A ConDem Government minister’s announcement that will please Croydon Labour councillors? Not possible? It just might be.
According to a report in Wednesday’s national Guardian newspaper, Eric Pickles, the communities and local government secretary, will this weekend announce guidelines that will ban councils from producing free papers and magazines.
The move will be greeted warmly by all commercial publishers of local newspapers, since councils across the country have been reducing their advertising spend with their titles, a once reliable income source for their businesses. Instead, councils have been using their in-house rags to carry regulatory notices and borough news.
Like most things to do with the ConDems, Pickles’s move is dogma-driven: his regular complaints about “town hall Pravdas” have been aimed at Labour, and even some LibDem, councils which have used their own newspapers to pass information about their activities and services to the ratepayers.
In Croydon, it is not so straighforward. Here, it is a Tory-controlled council’s monthly newspaper that has been a target for complaints from local Labour leader Tony Newman, who points to the £80,000 a year cost as a waste of public money at a time when other services and council grants are being slashed.
Today’s report suggests that under the rules proposed, councils will only be allowed to publish free titles four times a year.
Council-published papers, by their very nature, tend to be dull but worthy. But they could become even worse under Pickles’s censorship proposals: “They will also have to remove any content which appears to praise the council or endorse the quality of its local services, including quotes from local residents,” the report says.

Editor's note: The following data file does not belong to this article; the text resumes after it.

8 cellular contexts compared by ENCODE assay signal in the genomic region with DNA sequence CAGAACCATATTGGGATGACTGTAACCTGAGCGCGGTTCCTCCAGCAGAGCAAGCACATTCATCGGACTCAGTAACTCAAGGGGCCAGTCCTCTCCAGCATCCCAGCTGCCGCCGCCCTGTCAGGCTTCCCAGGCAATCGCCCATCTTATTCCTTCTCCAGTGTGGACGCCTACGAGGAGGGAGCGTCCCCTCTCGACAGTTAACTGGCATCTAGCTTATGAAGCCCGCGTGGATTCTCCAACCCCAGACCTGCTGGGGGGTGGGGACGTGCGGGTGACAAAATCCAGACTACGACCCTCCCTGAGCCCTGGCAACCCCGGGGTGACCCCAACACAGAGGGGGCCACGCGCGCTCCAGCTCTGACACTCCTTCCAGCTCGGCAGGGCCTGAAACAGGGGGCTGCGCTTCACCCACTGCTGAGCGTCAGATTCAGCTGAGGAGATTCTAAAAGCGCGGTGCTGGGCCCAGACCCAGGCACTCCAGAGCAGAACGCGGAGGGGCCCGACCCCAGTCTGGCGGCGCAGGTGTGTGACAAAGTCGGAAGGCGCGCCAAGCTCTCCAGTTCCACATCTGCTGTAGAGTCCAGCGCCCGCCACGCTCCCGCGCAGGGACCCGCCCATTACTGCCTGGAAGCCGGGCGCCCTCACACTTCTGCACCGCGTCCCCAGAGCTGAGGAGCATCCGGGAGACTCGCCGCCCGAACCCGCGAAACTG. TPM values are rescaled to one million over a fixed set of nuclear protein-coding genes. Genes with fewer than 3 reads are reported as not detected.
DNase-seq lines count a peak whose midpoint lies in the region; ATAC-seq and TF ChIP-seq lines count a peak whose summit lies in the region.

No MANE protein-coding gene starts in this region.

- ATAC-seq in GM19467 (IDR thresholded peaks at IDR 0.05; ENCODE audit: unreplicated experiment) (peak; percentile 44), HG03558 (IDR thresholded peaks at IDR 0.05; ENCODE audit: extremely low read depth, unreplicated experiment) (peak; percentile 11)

Quite rightly, council newspapers and websites are already tightly controlled under Electoral Commission rules. But “under the Pickles measures,” the reports says, “councils would be warned not to issue their publications close to elections, referendums, or major political events such as the Budget.”
Thing is, anything that sees Pickles doing something which Croydon Labour also advocates just feels intrinsically wrong.
Croydon council’s newspaper is pretty anodyne and benign, with a parish pump feel to it, spreading information about local services far more effectively than anything that could be done through the Brothel Advertiser or Croydon Guardian. And it does so far more cost-effectively than ads in the local papers might ever achieve.
In any case, were Labour to regain control of Croydon Town Hall, wouldn’t they want to utilise some medium for informing the ratepayers of their activities? Of course they should.
Meanwhile, Pickles is seeking to disguise his political motivation – gagging Labour local councils around the country – by boasting of how his move is to “protect the viability and voice of independent local newspapers”.
Only a man who has never read the Brothel Advertiser would suggest it is something worth protecting.